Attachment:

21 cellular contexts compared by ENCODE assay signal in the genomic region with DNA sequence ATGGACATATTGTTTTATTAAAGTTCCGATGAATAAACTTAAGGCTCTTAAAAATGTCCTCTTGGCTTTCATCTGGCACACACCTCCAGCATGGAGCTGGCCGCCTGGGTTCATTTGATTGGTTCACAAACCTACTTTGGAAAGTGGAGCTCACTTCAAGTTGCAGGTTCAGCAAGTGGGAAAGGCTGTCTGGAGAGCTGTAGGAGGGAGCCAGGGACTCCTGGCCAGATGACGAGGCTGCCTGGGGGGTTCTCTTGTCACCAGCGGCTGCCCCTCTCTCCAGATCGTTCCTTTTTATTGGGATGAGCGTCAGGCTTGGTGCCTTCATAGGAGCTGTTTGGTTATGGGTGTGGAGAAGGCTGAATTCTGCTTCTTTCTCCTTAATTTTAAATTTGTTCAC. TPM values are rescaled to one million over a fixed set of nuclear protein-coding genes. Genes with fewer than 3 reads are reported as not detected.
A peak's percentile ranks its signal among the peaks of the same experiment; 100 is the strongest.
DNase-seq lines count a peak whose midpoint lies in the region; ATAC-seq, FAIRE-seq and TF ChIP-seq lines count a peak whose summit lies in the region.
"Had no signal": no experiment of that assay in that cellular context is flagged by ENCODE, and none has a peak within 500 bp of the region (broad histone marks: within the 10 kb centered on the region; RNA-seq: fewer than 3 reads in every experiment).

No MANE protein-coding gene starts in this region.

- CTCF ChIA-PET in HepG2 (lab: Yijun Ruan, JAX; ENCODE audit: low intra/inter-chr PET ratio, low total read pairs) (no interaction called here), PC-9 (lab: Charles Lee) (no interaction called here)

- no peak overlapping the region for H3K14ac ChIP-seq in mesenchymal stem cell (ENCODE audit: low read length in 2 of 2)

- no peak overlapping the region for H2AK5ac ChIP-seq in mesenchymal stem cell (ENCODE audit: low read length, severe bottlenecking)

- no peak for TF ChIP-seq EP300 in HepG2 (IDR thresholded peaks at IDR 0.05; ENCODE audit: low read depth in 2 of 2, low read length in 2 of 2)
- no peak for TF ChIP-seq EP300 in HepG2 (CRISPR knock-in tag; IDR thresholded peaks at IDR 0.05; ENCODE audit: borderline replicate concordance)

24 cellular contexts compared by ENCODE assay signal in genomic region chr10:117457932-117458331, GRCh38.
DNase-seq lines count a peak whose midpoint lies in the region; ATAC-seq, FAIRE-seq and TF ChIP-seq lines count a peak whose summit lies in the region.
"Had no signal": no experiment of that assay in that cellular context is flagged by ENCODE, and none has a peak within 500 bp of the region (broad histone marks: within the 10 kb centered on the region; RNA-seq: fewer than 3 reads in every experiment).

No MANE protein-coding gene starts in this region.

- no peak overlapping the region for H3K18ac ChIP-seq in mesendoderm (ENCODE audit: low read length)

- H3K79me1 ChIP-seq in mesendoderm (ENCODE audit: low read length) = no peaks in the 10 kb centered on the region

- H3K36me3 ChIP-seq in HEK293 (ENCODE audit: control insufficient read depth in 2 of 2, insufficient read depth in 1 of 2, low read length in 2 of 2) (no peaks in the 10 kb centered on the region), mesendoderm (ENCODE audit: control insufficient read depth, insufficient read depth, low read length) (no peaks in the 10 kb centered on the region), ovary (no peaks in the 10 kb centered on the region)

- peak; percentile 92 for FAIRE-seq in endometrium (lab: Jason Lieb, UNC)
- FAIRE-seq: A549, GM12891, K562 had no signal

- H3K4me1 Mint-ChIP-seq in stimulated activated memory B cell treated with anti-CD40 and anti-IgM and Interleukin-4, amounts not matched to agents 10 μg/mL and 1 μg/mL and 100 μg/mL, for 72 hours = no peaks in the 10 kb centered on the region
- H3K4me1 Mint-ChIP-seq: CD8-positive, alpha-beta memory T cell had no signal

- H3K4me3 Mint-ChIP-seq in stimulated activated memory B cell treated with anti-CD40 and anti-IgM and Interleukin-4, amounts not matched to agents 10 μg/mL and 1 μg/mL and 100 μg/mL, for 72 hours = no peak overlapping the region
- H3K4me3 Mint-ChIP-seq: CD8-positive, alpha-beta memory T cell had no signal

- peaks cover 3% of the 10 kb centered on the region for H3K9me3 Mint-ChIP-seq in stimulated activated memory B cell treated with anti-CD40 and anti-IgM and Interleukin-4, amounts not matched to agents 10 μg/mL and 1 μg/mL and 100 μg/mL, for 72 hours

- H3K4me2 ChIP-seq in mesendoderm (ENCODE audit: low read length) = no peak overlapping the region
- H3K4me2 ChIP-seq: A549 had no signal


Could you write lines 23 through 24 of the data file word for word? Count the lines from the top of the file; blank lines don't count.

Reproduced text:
- H3K4me3 Mint-ChIP-seq: CD8-positive, alpha-beta memory T cell had no signal

- peaks cover 3% of the 10 kb centered on the region for H3K9me3 Mint-ChIP-seq in stimulated activated memory B cell treated with anti-CD40 and anti-IgM and Interleukin-4, amounts not matched to agents 10 μg/mL and 1 μg/mL and 100 μg/mL, for 72 hours